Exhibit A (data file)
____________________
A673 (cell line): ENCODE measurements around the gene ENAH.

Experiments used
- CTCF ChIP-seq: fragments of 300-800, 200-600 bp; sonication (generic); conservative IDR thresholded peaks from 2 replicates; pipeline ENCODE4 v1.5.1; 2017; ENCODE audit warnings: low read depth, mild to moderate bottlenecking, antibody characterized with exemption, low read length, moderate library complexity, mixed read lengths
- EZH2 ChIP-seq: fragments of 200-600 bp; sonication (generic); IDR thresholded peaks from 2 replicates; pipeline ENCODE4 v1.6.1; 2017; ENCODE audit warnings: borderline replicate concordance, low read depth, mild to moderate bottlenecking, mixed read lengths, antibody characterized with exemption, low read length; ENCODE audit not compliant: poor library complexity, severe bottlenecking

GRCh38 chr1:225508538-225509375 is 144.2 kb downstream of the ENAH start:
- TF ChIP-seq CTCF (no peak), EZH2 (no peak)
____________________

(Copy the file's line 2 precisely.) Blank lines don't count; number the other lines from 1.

Experiments used